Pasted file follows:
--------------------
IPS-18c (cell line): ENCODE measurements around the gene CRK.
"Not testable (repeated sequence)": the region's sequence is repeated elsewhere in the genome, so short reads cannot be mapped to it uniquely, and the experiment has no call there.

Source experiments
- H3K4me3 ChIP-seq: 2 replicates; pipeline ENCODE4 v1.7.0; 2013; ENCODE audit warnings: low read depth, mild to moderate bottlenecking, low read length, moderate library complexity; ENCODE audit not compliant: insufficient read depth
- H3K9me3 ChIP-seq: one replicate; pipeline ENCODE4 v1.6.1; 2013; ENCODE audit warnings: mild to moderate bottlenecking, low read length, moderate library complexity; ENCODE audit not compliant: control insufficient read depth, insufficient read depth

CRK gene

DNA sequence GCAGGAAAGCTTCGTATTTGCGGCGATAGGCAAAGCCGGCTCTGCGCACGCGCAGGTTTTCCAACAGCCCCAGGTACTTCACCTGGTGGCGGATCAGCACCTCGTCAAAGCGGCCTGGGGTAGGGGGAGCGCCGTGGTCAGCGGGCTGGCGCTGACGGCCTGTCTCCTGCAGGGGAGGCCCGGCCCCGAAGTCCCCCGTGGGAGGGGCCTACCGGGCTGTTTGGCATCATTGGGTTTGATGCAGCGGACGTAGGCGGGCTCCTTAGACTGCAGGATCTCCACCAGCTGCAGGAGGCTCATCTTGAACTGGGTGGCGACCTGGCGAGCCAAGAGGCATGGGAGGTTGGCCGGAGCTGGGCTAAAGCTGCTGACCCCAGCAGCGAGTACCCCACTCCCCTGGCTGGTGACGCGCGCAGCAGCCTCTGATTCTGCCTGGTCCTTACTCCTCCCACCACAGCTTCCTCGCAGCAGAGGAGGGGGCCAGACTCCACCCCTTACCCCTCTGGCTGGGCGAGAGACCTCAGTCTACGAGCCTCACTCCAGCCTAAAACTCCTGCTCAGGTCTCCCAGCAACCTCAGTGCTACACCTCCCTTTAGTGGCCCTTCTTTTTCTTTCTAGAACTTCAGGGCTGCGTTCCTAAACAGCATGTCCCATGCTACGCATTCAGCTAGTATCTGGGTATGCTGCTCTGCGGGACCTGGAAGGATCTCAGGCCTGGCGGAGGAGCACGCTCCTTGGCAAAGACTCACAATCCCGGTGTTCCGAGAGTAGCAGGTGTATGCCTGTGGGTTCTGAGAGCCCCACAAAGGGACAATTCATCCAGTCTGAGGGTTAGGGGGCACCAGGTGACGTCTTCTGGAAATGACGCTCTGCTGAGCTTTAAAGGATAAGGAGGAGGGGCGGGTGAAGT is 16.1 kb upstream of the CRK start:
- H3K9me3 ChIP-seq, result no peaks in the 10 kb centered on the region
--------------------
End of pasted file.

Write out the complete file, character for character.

IPS-18c (cell line): ENCODE measurements around the gene CRK.
"Not testable (repeated sequence)": the region's sequence is repeated elsewhere in the genome, so short reads cannot be mapped to it uniquely, and the experiment has no call there.

Source experiments
- H3K4me3 ChIP-seq: 2 replicates; pipeline ENCODE4 v1.7.0; 2013; ENCODE audit warnings: low read depth, mild to moderate bottlenecking, low read length, moderate library complexity; ENCODE audit not compliant: insufficient read depth
- H3K9me3 ChIP-seq: one replicate; pipeline ENCODE4 v1.6.1; 2013; ENCODE audit warnings: mild to moderate bottlenecking, low read length, moderate library complexity; ENCODE audit not compliant: control insufficient read depth, insufficient read depth

CRK gene

DNA sequence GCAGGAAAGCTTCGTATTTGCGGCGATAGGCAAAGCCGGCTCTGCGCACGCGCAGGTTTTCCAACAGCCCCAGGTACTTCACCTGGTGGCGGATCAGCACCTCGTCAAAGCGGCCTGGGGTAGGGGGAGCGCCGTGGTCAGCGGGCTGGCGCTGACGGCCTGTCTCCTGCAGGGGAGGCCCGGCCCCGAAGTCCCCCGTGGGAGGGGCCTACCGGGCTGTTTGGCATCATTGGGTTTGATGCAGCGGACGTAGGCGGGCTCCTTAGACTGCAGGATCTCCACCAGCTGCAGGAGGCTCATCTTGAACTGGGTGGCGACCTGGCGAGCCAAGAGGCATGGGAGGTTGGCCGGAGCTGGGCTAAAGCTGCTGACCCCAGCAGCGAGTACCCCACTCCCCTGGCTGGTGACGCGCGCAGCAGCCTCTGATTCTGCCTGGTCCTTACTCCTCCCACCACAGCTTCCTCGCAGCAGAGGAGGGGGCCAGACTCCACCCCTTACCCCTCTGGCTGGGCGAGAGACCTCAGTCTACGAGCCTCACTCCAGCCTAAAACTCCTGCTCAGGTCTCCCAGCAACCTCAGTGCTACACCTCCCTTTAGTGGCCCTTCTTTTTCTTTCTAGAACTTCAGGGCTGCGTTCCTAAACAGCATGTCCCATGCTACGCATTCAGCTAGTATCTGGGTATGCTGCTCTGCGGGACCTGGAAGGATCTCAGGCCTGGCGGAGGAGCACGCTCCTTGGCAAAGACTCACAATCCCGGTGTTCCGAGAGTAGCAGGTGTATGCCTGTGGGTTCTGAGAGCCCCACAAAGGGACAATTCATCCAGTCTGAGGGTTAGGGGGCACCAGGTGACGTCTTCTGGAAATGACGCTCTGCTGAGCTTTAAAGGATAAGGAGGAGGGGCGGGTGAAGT is 16.1 kb upstream of the CRK start:
- H3K9me3 ChIP-seq, result no peaks in the 10 kb centered on the region